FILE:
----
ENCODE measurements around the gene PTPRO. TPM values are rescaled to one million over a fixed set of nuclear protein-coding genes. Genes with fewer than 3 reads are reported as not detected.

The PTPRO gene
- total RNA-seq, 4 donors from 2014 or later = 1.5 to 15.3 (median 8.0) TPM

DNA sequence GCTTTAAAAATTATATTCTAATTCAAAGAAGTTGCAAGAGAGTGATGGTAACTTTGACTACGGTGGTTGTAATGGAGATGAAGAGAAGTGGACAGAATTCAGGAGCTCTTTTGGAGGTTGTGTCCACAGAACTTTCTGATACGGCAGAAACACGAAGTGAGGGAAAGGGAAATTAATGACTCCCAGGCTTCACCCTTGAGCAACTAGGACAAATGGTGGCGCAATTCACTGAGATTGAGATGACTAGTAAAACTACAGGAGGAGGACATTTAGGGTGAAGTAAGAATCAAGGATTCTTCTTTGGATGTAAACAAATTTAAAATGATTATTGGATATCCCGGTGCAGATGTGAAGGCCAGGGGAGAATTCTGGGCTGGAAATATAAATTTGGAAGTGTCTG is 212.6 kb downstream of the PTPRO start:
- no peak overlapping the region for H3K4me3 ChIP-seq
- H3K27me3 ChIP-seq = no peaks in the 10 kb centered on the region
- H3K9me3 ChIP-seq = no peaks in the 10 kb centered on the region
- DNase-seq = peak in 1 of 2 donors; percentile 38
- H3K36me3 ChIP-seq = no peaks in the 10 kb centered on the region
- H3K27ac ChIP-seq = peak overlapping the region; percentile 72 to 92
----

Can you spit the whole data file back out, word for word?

ENCODE measurements around the gene PTPRO. TPM values are rescaled to one million over a fixed set of nuclear protein-coding genes. Genes with fewer than 3 reads are reported as not detected.

The PTPRO gene
- total RNA-seq, 4 donors from 2014 or later = 1.5 to 15.3 (median 8.0) TPM

DNA sequence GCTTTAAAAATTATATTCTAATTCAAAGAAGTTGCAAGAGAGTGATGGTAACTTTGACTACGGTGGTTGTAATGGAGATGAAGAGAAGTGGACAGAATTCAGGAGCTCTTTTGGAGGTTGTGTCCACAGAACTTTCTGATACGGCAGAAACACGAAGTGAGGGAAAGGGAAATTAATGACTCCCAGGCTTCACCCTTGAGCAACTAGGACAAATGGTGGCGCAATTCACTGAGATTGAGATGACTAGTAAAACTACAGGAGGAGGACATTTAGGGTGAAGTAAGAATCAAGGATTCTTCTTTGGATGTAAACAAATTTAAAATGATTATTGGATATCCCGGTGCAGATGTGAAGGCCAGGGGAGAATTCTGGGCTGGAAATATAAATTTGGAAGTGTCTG is 212.6 kb downstream of the PTPRO start:
- no peak overlapping the region for H3K4me3 ChIP-seq
- H3K27me3 ChIP-seq = no peaks in the 10 kb centered on the region
- H3K9me3 ChIP-seq = no peaks in the 10 kb centered on the region
- DNase-seq = peak in 1 of 2 donors; percentile 38
- H3K36me3 ChIP-seq = no peaks in the 10 kb centered on the region
- H3K27ac ChIP-seq = peak overlapping the region; percentile 72 to 92